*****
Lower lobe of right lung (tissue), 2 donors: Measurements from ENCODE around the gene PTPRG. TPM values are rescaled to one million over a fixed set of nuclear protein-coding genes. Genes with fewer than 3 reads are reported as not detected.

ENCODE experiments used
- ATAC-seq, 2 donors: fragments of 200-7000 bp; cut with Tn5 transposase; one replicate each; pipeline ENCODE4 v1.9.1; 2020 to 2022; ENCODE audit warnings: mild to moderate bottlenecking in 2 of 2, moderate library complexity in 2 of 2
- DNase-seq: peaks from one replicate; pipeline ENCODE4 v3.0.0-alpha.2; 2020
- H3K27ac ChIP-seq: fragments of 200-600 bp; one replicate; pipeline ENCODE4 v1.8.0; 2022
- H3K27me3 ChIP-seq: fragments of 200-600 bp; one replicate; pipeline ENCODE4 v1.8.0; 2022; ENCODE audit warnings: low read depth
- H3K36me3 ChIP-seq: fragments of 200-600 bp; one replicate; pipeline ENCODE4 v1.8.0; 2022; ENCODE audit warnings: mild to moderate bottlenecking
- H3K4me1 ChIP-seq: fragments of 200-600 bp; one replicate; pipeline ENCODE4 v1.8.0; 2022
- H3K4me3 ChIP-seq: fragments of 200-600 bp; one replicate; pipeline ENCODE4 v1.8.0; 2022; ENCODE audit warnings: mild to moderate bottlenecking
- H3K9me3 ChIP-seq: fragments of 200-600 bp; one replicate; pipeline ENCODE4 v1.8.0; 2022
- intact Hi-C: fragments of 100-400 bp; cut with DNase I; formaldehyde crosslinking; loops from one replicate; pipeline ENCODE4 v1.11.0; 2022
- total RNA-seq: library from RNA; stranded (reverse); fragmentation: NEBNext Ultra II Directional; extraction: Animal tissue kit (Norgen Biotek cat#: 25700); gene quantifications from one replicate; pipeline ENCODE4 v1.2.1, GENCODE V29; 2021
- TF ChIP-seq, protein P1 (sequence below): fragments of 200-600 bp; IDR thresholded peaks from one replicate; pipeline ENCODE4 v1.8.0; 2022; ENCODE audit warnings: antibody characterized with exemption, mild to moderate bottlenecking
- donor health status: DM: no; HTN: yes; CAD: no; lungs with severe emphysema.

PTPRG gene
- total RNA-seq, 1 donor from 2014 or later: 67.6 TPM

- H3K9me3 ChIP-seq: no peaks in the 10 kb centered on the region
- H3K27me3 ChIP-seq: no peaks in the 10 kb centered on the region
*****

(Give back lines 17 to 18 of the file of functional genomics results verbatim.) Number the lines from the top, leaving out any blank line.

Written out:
- H3K9me3 ChIP-seq: no peaks in the 10 kb centered on the region
- H3K27me3 ChIP-seq: no peaks in the 10 kb centered on the region